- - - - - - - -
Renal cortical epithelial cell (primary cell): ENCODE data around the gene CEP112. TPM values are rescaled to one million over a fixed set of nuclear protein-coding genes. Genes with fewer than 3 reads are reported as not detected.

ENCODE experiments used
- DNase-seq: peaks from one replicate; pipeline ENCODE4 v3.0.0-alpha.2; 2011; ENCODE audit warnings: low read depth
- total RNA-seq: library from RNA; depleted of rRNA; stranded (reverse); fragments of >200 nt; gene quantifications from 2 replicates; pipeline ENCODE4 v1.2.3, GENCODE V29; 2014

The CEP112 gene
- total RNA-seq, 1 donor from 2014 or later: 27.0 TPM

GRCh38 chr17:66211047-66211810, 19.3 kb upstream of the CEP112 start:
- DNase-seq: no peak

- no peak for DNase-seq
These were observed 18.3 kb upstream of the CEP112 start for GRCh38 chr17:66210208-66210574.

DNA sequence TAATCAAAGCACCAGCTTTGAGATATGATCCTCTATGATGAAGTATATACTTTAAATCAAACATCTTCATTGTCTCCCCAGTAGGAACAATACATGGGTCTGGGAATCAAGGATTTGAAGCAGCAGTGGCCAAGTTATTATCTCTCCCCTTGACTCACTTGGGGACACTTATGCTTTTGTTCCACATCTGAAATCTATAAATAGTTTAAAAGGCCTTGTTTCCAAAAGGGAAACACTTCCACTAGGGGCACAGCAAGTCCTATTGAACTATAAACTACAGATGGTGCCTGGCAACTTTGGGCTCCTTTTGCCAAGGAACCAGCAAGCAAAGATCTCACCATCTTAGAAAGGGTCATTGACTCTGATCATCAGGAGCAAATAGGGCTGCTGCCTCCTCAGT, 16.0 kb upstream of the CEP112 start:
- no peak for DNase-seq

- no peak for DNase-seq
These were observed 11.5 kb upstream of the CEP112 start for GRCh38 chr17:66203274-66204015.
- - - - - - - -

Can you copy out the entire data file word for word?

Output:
Renal cortical epithelial cell (primary cell): ENCODE data around the gene CEP112. TPM values are rescaled to one million over a fixed set of nuclear protein-coding genes. Genes with fewer than 3 reads are reported as not detected.

ENCODE experiments used
- DNase-seq: peaks from one replicate; pipeline ENCODE4 v3.0.0-alpha.2; 2011; ENCODE audit warnings: low read depth
- total RNA-seq: library from RNA; depleted of rRNA; stranded (reverse); fragments of >200 nt; gene quantifications from 2 replicates; pipeline ENCODE4 v1.2.3, GENCODE V29; 2014

The CEP112 gene
- total RNA-seq, 1 donor from 2014 or later: 27.0 TPM

GRCh38 chr17:66211047-66211810, 19.3 kb upstream of the CEP112 start:
- DNase-seq: no peak

- no peak for DNase-seq
These were observed 18.3 kb upstream of the CEP112 start for GRCh38 chr17:66210208-66210574.

DNA sequence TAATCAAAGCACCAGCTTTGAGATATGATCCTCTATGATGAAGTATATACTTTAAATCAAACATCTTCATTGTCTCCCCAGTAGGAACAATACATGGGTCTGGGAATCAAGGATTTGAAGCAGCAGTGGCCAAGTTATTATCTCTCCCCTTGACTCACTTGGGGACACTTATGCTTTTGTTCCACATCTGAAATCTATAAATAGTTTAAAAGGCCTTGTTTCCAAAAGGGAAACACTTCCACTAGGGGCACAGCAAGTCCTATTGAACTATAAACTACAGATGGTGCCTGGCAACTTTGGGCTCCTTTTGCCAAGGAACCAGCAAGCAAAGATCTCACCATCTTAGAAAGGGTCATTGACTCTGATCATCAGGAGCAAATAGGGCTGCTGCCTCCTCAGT, 16.0 kb upstream of the CEP112 start:
- no peak for DNase-seq

- no peak for DNase-seq
These were observed 11.5 kb upstream of the CEP112 start for GRCh38 chr17:66203274-66204015.